“At that point in time, Inco was a different company,” he says. “It had significant investments in Indonesia, it was much more global in scope in terms of what it was looking for.” He spent considerable time in Japan, Australia, and Brazil, in particular.
Feiner also oversaw several corporate functions beyond legal matters, including environmental health and safety, public and governmental affairs, and some of the largest acquisitions in the global mining business. The environmental and regulatory issues he faced through Inco’s massive mining operations in Canada, notably in Sudbury, Ontario, and Thompson, Manitoba, were particularly complex, he says.
“The ores were sulfide ores, subject to emission control orders that kept being amended in order to further reduce emission levels,” he says. “The company rebuilt its smelter in Sudbury to accommodate those standards, but we had to look at a whole range of other technologies during my tenure to do more.” Corporate governance in Canada and the U.S. and evolving corporate disclosures and compliance also presented an array of challenges, he adds.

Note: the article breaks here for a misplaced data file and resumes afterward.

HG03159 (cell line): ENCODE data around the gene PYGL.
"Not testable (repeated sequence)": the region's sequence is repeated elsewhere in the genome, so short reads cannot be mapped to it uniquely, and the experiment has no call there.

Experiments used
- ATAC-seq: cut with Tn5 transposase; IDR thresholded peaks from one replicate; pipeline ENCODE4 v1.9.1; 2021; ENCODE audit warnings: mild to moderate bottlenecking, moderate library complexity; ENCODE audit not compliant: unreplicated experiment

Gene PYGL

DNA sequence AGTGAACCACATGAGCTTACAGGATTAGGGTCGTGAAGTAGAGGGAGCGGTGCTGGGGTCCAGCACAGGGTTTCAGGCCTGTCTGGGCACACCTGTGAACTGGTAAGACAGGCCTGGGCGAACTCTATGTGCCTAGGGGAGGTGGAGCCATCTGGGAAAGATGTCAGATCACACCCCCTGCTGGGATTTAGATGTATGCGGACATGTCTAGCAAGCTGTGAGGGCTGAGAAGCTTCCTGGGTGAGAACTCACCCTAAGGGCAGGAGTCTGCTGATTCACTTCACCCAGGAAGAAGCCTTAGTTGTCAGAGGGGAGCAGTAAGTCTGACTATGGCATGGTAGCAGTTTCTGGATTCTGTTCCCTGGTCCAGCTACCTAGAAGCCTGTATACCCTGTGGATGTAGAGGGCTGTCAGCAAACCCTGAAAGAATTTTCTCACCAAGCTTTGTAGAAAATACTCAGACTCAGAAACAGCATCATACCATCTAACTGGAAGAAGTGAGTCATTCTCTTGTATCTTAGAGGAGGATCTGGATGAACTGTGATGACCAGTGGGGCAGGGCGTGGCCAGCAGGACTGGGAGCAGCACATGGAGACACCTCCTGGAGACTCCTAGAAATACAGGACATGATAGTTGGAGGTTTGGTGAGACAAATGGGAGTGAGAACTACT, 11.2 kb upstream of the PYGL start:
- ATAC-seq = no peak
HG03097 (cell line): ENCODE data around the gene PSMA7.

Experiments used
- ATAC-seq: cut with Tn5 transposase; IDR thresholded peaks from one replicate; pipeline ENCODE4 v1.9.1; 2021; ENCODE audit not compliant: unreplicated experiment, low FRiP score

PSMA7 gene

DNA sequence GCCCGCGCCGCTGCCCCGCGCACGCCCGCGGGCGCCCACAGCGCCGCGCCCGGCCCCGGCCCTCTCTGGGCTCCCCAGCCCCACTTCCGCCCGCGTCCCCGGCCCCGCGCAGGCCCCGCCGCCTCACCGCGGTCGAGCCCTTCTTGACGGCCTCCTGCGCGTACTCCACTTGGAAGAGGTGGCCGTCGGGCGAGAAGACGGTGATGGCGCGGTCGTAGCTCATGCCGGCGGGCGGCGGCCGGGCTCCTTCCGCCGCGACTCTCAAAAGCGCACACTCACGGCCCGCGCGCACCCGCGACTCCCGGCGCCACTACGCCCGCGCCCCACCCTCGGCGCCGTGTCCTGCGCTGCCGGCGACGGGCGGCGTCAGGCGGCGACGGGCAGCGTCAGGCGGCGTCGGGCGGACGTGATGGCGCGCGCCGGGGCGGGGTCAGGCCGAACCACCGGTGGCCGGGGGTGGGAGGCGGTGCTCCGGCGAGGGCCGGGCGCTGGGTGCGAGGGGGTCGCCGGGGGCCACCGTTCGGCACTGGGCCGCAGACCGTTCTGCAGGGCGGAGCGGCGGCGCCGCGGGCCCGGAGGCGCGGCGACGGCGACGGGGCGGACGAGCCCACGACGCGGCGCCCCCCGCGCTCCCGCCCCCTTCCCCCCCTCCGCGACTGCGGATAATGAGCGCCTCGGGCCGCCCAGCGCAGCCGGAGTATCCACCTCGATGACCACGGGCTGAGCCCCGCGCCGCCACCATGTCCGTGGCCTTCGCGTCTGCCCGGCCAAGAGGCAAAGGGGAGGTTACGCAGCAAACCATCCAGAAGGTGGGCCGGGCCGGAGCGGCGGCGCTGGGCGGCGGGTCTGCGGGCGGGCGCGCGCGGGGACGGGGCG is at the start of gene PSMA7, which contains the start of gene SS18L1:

Feiner developed unique insight into the resource rights and concerns of Canada’s aboriginal peoples and First Nations through Inco’s acquisition in two stages, beginning in 1995, of the large Voisey’s Bay deposit in Labrador. He was very much involved in negotiating so-called impacts and benefits agreements with the Inuit and the Innu Nations, who live, hunt, and fish in the deposit’s location. “They were probably the most comprehensive impacts and benefits agreements ever negotiated in Canada at that time,” says Feiner, who also negotiated with First Nations in Ontario over Inco’s impact on their traditional lands and rights.
After his retirement from Inco in 2006, Feiner used that experience to help various First Nations in their negotiations with mining companies. He describes his extensive work with the chief and leadership of one First Nation in the Yukon as a particularly satisfying experience.